Twists Within the Ups and Downs

They say the first step is all it takes to launch the future of your dreams. They also say that first step is the hardest.

It isn’t only steps into the future that prove difficult. Trying to get up to the rooms in the top of the Right Turret is just as hard – if not more so.

The Right Turret (pictured here on the left as the photo is from the back of the Mansion!) has an unusual Spiral Staircase that runs up (or down, depending on the way you are going!) with an added twist. Yes, you read that correctly. A Spiral Staircase with a twist. Two twists, actually. The first twist is that the rotation swaps over halfway up/down. You start climbing the stairs in a clockwise direction, and reach the top going round anticlockwise. The same with the descent. Anticlockwise to start, clockwise to finish. It’s as though the Staircase has a one-way policy top and bottom.

If that wasn’t odd enough, when you reach the halfway point, up or down, the bottom step moves itself up to become the top step. so you can end up taking the same step over and over again and not really going anywhere. It took me a while to work that one out. Half a day, actually. It can be an uphill struggle climbing and not going anywhere. Going down is much easier. You can stand where you are and let the steps carry you. Round and round, clockwise of course.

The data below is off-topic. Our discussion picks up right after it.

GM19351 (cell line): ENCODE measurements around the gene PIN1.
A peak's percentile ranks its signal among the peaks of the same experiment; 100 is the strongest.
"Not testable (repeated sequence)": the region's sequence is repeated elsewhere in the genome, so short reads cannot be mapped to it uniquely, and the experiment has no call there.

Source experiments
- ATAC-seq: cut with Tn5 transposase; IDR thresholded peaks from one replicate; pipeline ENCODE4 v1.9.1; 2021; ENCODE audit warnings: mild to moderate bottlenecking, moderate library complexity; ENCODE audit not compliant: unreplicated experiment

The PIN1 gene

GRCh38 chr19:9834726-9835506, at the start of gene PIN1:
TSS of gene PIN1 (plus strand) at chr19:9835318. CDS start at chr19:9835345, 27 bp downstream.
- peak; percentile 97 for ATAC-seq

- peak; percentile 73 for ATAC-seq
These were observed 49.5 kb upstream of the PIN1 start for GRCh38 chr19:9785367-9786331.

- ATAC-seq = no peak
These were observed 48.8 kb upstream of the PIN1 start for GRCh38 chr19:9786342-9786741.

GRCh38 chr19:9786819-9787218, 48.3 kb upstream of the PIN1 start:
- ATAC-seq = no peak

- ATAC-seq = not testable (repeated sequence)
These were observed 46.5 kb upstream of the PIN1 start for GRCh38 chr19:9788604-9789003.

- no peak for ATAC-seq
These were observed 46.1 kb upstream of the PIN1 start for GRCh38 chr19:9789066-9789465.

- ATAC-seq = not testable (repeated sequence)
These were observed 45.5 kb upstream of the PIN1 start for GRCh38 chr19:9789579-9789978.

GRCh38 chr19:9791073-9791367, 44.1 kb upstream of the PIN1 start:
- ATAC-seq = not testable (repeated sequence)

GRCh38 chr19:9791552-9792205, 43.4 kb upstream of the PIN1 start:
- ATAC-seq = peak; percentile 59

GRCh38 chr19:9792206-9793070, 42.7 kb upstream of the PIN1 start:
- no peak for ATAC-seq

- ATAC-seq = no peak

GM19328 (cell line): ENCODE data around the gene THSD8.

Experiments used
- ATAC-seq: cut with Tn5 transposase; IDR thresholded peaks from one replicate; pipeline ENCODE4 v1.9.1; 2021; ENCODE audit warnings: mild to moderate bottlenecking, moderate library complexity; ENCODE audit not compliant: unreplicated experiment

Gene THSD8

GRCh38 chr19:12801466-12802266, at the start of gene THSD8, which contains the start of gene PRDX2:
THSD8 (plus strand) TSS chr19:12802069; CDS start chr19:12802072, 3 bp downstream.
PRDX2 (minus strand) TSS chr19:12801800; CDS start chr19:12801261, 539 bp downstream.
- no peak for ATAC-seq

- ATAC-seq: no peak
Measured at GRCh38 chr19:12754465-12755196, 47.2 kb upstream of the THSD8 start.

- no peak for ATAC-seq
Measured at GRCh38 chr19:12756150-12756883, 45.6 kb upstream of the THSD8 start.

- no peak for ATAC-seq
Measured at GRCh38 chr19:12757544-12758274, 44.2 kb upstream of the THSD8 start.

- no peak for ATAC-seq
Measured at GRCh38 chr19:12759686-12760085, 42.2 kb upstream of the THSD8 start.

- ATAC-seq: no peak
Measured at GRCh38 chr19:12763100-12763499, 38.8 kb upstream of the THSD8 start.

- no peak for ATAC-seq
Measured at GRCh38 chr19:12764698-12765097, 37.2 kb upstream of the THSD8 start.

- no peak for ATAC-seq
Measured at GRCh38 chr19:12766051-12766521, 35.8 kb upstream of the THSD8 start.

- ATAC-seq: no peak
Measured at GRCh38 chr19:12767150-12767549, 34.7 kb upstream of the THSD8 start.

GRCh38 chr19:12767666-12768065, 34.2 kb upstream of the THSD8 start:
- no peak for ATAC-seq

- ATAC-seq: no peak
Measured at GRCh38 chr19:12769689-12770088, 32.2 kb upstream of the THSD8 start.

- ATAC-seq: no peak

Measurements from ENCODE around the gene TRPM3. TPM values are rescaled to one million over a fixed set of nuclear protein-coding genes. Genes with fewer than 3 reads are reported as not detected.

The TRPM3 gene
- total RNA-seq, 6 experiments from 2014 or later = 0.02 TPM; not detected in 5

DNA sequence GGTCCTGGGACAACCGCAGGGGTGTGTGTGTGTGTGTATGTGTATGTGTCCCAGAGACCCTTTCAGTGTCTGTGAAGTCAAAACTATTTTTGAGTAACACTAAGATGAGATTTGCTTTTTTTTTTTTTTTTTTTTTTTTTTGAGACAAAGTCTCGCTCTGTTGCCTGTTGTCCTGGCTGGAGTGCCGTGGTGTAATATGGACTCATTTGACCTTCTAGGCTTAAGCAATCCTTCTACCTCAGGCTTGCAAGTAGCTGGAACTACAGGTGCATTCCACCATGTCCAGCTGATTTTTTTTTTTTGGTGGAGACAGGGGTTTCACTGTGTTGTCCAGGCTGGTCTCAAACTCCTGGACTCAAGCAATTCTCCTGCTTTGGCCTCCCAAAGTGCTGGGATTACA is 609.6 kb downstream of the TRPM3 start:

Now, it’s obvious to miss out the middle step, and reach the top quicker, but sometimes the climb is more fun than actually reaching the top in the quickest time.

At the top, however, that’s where the room is. Beyond the heavy wooden door lies the corridor. Yes, a corridor at the top of a Turret with several rooms off each side, and a final staircase at the far end leads to the Very Top.

The Very Top. The room that feels quite daunting to approach, with ominous shadows lurking where shadows shouldn’t. Whispers echo – possibly from the lurking shadows – or more likely from the vastness of the room at the Very Top.